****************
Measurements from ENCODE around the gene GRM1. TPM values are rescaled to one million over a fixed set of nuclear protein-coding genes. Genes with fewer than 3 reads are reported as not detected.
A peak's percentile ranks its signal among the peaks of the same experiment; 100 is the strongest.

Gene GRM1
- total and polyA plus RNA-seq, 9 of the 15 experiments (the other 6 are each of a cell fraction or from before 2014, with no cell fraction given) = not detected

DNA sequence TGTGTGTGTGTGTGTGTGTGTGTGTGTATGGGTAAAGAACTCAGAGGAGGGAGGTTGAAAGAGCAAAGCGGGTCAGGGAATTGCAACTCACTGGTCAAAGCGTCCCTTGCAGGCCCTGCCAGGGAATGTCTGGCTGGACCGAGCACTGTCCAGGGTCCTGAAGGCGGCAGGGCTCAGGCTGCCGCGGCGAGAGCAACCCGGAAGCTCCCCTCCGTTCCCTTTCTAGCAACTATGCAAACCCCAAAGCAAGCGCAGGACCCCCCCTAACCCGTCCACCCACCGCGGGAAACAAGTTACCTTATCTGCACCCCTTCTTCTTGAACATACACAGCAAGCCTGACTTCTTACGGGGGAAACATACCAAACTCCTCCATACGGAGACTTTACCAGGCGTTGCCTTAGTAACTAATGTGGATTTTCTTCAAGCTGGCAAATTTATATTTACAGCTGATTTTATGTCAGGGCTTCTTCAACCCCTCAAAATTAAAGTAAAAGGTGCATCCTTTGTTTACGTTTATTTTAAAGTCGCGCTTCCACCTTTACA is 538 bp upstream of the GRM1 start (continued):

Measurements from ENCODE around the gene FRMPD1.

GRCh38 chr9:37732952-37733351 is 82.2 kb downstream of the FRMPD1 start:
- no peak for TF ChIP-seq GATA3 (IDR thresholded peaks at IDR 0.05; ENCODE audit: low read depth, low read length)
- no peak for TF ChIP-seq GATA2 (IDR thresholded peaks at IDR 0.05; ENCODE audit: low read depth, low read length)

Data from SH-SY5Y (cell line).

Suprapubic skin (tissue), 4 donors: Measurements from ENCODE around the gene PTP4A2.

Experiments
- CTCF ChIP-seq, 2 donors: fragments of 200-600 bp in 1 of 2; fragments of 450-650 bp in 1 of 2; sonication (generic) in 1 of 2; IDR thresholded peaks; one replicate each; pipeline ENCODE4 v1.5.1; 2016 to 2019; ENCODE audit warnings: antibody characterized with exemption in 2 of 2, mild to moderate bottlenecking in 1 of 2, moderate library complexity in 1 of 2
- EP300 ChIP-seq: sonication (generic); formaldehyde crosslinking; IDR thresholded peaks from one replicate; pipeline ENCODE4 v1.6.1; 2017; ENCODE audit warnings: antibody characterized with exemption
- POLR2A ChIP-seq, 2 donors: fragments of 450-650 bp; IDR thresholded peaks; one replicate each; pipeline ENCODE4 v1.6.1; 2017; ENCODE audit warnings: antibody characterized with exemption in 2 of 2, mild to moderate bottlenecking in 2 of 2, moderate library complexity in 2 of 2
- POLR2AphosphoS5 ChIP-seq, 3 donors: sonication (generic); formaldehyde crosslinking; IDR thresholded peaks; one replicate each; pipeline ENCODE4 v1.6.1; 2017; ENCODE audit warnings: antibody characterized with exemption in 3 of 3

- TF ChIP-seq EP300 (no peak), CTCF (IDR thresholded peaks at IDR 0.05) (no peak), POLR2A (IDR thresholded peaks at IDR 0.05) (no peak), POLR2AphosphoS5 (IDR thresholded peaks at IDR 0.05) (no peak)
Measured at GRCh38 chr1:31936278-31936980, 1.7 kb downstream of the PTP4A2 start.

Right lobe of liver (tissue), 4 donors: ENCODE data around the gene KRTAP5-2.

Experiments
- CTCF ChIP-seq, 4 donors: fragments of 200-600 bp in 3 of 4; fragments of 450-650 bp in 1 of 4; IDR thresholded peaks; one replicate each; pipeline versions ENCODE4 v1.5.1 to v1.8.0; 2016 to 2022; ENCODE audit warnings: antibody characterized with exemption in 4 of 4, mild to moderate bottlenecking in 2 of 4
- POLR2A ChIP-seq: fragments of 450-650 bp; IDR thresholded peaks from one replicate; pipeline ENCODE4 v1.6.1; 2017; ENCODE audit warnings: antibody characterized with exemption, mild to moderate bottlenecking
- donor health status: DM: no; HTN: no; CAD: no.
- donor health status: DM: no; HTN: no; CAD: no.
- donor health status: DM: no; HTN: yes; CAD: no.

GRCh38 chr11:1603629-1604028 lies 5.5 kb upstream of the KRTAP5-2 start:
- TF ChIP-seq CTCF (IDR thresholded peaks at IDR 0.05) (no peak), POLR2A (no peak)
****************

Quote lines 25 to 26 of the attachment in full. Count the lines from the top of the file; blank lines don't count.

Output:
- donor health status: DM: no; HTN: yes; CAD: no.

GRCh38 chr11:1603629-1604028 lies 5.5 kb upstream of the KRTAP5-2 start: